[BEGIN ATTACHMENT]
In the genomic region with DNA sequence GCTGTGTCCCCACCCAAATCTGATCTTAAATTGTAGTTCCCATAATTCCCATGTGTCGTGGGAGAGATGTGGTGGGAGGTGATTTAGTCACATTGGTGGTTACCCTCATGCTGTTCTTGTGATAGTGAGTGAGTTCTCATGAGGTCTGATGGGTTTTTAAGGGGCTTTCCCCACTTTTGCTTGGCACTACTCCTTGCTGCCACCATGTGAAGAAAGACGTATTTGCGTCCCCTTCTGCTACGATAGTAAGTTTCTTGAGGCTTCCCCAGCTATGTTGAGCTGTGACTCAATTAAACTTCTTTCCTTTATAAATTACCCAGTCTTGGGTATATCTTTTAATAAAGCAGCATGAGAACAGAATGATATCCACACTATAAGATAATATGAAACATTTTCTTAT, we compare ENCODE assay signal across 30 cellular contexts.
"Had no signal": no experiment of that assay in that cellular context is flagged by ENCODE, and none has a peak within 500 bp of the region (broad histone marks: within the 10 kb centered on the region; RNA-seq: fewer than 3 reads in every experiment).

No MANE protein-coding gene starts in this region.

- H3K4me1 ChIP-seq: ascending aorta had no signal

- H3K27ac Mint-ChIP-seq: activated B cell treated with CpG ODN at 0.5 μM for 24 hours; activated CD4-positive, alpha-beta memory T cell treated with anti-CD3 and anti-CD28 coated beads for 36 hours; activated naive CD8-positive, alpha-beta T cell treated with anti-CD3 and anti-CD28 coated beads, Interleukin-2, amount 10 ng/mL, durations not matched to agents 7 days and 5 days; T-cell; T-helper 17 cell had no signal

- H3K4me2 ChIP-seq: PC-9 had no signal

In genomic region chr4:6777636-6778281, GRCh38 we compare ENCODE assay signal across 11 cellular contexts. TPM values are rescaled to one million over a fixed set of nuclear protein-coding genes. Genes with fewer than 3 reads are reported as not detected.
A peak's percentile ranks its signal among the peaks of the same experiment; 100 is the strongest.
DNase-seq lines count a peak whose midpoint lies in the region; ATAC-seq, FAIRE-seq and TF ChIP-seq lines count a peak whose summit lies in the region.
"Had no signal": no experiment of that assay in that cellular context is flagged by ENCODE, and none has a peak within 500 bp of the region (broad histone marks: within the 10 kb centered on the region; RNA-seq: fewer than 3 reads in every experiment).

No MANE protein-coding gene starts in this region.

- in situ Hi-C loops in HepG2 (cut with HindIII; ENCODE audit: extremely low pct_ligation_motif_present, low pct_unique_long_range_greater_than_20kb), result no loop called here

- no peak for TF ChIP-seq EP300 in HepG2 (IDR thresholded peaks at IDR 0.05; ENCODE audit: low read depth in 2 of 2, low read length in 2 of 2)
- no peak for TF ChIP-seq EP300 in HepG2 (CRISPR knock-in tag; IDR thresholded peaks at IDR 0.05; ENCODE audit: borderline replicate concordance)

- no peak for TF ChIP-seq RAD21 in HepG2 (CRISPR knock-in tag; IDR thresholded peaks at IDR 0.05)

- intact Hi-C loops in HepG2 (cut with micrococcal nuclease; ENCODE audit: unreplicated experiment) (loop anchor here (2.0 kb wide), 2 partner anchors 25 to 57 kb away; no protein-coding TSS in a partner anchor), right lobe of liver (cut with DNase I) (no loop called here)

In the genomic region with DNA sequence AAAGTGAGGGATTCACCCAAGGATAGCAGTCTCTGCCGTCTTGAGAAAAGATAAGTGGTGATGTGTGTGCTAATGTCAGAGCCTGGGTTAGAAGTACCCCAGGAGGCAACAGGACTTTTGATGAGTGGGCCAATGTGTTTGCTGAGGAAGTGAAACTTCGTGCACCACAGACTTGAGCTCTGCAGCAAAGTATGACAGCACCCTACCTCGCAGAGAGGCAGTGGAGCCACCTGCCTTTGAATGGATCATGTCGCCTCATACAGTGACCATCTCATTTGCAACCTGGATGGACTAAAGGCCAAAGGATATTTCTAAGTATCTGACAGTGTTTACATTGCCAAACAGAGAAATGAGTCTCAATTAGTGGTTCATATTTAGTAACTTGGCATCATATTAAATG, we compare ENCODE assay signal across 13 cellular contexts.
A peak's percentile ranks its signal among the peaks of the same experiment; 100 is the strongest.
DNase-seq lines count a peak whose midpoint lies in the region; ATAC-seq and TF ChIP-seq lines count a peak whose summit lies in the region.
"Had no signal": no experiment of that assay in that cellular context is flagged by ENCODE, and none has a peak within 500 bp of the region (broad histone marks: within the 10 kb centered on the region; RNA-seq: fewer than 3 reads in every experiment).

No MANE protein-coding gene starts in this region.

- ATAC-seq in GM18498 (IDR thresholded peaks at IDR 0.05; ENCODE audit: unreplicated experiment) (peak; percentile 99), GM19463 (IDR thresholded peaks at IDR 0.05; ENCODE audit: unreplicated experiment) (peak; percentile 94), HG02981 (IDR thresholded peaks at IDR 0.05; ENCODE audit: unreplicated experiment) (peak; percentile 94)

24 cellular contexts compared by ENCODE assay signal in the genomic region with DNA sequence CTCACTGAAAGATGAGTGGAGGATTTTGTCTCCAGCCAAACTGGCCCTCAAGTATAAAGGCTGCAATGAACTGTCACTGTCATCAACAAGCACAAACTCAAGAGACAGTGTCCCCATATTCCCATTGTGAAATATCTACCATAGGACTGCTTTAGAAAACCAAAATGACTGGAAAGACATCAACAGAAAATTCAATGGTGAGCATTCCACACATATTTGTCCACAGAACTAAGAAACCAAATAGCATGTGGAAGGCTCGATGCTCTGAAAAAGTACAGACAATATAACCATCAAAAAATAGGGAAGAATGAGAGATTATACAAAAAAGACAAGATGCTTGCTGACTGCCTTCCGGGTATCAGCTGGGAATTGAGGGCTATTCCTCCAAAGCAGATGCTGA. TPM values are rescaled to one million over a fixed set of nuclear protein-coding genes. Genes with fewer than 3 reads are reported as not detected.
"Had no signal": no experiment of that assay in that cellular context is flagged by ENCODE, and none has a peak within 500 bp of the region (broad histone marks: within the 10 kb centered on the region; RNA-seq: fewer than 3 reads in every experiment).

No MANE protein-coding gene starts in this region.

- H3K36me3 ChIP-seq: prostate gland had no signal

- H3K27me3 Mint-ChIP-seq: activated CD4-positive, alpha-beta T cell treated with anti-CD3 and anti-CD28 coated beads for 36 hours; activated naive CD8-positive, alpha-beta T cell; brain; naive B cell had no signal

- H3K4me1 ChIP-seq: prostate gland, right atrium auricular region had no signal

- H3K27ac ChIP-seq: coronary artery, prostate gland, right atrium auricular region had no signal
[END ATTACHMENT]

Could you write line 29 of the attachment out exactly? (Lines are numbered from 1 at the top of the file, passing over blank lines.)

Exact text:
- H3K27ac ChIP-seq: coronary artery, prostate gland, right atrium auricular region had no signal